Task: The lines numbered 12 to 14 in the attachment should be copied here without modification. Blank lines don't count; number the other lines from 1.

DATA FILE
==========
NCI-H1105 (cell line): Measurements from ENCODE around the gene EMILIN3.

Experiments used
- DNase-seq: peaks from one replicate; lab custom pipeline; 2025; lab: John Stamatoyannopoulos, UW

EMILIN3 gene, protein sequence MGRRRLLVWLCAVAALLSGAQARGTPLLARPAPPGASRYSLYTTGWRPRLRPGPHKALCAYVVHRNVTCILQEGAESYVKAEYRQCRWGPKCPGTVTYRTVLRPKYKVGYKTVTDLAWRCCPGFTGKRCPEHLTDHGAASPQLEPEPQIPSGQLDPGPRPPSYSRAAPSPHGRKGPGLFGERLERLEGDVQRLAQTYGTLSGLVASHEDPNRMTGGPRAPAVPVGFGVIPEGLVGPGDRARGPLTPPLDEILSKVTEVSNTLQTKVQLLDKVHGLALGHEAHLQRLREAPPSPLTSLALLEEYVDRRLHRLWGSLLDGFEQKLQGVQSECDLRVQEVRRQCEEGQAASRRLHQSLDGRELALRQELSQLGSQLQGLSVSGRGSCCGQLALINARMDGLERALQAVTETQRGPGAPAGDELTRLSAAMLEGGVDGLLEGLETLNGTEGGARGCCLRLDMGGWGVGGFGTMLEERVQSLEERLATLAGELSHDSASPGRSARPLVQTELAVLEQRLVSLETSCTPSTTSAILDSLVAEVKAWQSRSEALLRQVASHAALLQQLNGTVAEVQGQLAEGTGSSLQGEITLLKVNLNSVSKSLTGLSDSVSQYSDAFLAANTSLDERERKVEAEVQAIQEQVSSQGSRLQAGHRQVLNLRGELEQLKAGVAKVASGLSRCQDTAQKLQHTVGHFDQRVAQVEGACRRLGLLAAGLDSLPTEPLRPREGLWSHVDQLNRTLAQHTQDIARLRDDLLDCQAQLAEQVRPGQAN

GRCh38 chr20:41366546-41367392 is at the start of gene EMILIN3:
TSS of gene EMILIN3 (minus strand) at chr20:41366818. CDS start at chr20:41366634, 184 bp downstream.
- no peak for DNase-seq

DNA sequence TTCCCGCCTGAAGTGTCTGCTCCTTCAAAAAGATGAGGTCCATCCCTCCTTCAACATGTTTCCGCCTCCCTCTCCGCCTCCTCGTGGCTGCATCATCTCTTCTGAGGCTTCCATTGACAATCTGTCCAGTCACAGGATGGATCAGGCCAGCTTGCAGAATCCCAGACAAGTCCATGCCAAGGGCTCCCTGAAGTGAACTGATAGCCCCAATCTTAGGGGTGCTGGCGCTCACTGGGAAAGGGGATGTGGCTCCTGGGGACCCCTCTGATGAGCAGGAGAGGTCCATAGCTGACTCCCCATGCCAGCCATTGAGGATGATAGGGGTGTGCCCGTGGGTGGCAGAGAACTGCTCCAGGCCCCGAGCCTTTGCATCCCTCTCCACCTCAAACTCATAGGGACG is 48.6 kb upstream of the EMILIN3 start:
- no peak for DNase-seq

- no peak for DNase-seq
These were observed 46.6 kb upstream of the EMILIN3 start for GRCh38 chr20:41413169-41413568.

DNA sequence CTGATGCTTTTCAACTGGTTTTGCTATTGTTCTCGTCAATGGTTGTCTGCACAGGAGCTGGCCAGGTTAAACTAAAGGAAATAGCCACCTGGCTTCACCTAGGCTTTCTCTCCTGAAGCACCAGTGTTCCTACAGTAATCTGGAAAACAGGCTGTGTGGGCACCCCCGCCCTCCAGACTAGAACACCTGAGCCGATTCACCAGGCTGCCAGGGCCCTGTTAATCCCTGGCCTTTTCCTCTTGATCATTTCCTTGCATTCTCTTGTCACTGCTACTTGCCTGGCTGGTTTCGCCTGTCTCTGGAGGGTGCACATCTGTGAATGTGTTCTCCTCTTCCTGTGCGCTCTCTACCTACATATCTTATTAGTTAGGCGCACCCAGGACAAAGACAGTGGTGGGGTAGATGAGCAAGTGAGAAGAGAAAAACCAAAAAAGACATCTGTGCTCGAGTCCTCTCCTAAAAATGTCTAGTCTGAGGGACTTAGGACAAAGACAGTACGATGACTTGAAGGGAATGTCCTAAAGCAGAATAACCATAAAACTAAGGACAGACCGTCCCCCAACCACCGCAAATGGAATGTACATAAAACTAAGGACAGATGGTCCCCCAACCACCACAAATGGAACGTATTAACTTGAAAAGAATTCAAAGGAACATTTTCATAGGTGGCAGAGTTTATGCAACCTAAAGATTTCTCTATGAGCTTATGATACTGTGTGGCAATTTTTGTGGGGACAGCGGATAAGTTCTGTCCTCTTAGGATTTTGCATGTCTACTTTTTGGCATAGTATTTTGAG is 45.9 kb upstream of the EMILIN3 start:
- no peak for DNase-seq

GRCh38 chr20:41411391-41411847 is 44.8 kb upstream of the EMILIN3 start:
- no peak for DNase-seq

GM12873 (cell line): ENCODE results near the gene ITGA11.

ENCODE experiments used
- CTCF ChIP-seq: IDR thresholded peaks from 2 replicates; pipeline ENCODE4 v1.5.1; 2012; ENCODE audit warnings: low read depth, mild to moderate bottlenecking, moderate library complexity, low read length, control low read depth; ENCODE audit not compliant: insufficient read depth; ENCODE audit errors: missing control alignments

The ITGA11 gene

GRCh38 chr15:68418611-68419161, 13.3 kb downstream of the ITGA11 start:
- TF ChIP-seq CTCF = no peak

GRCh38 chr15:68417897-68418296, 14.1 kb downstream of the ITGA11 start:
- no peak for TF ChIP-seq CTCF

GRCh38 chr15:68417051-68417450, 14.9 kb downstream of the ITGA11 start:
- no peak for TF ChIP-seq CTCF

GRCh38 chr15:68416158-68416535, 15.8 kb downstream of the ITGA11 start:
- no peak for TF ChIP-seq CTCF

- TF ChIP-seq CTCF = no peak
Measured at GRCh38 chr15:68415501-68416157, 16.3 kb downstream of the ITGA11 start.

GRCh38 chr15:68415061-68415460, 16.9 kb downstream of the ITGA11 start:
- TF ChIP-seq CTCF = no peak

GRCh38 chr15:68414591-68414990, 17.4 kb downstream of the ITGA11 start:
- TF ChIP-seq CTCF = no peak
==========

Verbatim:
DNA sequence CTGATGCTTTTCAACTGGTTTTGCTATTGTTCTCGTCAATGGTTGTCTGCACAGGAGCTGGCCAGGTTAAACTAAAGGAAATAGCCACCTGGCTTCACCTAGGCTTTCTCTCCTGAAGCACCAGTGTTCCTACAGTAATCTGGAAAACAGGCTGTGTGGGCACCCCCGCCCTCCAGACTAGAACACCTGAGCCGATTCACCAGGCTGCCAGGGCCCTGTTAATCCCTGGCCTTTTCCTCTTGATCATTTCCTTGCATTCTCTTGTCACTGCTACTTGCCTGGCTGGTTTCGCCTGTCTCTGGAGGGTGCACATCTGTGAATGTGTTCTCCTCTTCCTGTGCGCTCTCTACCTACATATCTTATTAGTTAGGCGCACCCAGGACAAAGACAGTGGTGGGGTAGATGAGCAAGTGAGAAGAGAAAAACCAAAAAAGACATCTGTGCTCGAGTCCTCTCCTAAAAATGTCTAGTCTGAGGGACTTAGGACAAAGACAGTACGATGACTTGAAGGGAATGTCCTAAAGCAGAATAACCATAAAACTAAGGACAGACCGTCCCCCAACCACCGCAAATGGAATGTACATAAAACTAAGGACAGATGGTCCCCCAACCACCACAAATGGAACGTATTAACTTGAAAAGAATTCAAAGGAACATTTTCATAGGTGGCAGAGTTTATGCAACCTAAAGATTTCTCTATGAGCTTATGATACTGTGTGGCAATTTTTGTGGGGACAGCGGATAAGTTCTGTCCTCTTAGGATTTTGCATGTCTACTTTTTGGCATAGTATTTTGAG is 45.9 kb upstream of the EMILIN3 start:
- no peak for DNase-seq

GRCh38 chr20:41411391-41411847 is 44.8 kb upstream of the EMILIN3 start: